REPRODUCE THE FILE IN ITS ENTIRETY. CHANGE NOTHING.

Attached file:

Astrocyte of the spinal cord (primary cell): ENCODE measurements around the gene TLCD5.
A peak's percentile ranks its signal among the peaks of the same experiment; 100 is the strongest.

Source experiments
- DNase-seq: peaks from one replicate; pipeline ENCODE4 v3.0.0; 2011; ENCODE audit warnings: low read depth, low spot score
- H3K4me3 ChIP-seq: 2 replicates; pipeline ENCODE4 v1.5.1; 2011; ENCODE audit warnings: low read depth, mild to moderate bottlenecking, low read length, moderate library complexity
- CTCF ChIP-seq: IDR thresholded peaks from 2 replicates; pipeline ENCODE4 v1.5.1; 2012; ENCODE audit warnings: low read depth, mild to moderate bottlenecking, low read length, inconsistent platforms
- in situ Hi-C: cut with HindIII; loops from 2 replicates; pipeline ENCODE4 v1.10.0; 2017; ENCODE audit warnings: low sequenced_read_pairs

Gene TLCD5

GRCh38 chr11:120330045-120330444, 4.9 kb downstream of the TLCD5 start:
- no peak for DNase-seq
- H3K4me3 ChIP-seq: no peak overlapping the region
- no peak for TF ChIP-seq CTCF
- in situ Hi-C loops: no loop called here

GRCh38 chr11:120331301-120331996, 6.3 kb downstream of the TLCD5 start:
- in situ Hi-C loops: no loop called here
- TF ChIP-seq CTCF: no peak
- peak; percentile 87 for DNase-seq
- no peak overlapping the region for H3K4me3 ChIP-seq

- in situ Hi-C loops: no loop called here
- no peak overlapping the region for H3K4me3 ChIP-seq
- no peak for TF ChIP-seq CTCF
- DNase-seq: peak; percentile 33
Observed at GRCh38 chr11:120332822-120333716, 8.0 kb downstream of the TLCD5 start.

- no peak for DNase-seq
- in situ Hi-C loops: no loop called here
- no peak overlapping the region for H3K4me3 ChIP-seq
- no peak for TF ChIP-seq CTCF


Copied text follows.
Astrocyte of the spinal cord (primary cell): ENCODE measurements around the gene TLCD5.
A peak's percentile ranks its signal among the peaks of the same experiment; 100 is the strongest.

Source experiments
- DNase-seq: peaks from one replicate; pipeline ENCODE4 v3.0.0; 2011; ENCODE audit warnings: low read depth, low spot score
- H3K4me3 ChIP-seq: 2 replicates; pipeline ENCODE4 v1.5.1; 2011; ENCODE audit warnings: low read depth, mild to moderate bottlenecking, low read length, moderate library complexity
- CTCF ChIP-seq: IDR thresholded peaks from 2 replicates; pipeline ENCODE4 v1.5.1; 2012; ENCODE audit warnings: low read depth, mild to moderate bottlenecking, low read length, inconsistent platforms
- in situ Hi-C: cut with HindIII; loops from 2 replicates; pipeline ENCODE4 v1.10.0; 2017; ENCODE audit warnings: low sequenced_read_pairs

Gene TLCD5

GRCh38 chr11:120330045-120330444, 4.9 kb downstream of the TLCD5 start:
- no peak for DNase-seq
- H3K4me3 ChIP-seq: no peak overlapping the region
- no peak for TF ChIP-seq CTCF
- in situ Hi-C loops: no loop called here

GRCh38 chr11:120331301-120331996, 6.3 kb downstream of the TLCD5 start:
- in situ Hi-C loops: no loop called here
- TF ChIP-seq CTCF: no peak
- peak; percentile 87 for DNase-seq
- no peak overlapping the region for H3K4me3 ChIP-seq

- in situ Hi-C loops: no loop called here
- no peak overlapping the region for H3K4me3 ChIP-seq
- no peak for TF ChIP-seq CTCF
- DNase-seq: peak; percentile 33
Observed at GRCh38 chr11:120332822-120333716, 8.0 kb downstream of the TLCD5 start.

- no peak for DNase-seq
- in situ Hi-C loops: no loop called here
- no peak overlapping the region for H3K4me3 ChIP-seq
- no peak for TF ChIP-seq CTCF